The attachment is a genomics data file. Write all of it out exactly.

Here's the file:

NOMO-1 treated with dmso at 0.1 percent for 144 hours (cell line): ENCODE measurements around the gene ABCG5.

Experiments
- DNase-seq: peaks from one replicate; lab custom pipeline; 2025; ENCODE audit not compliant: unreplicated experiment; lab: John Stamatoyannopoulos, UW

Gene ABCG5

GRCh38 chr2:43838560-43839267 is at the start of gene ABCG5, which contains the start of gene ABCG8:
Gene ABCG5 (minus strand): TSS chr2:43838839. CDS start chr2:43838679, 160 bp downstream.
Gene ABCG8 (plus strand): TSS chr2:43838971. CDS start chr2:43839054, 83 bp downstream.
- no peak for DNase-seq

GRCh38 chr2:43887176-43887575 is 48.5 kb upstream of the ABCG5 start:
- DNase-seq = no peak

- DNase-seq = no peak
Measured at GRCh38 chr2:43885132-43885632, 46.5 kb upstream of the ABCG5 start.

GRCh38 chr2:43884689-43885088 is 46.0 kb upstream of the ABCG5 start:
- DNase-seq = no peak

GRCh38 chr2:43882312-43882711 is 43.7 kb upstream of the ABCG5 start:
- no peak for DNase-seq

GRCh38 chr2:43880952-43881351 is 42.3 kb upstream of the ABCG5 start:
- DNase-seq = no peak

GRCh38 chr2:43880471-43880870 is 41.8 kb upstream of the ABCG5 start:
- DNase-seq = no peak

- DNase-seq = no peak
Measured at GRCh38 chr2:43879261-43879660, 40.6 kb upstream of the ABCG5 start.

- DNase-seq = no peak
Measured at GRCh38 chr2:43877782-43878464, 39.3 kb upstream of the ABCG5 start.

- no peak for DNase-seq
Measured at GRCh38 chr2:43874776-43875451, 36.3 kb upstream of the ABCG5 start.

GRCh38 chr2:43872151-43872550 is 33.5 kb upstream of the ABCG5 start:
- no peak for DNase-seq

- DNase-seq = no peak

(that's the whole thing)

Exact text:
NOMO-1 treated with dmso at 0.1 percent for 144 hours (cell line): ENCODE measurements around the gene ABCG5.

Experiments
- DNase-seq: peaks from one replicate; lab custom pipeline; 2025; ENCODE audit not compliant: unreplicated experiment; lab: John Stamatoyannopoulos, UW

Gene ABCG5

GRCh38 chr2:43838560-43839267 is at the start of gene ABCG5, which contains the start of gene ABCG8:
Gene ABCG5 (minus strand): TSS chr2:43838839. CDS start chr2:43838679, 160 bp downstream.
Gene ABCG8 (plus strand): TSS chr2:43838971. CDS start chr2:43839054, 83 bp downstream.
- no peak for DNase-seq

GRCh38 chr2:43887176-43887575 is 48.5 kb upstream of the ABCG5 start:
- DNase-seq = no peak

- DNase-seq = no peak
Measured at GRCh38 chr2:43885132-43885632, 46.5 kb upstream of the ABCG5 start.

GRCh38 chr2:43884689-43885088 is 46.0 kb upstream of the ABCG5 start:
- DNase-seq = no peak

GRCh38 chr2:43882312-43882711 is 43.7 kb upstream of the ABCG5 start:
- no peak for DNase-seq

GRCh38 chr2:43880952-43881351 is 42.3 kb upstream of the ABCG5 start:
- DNase-seq = no peak

GRCh38 chr2:43880471-43880870 is 41.8 kb upstream of the ABCG5 start:
- DNase-seq = no peak

- DNase-seq = no peak
Measured at GRCh38 chr2:43879261-43879660, 40.6 kb upstream of the ABCG5 start.

- DNase-seq = no peak
Measured at GRCh38 chr2:43877782-43878464, 39.3 kb upstream of the ABCG5 start.

- no peak for DNase-seq
Measured at GRCh38 chr2:43874776-43875451, 36.3 kb upstream of the ABCG5 start.

GRCh38 chr2:43872151-43872550 is 33.5 kb upstream of the ABCG5 start:
- no peak for DNase-seq

- DNase-seq = no peak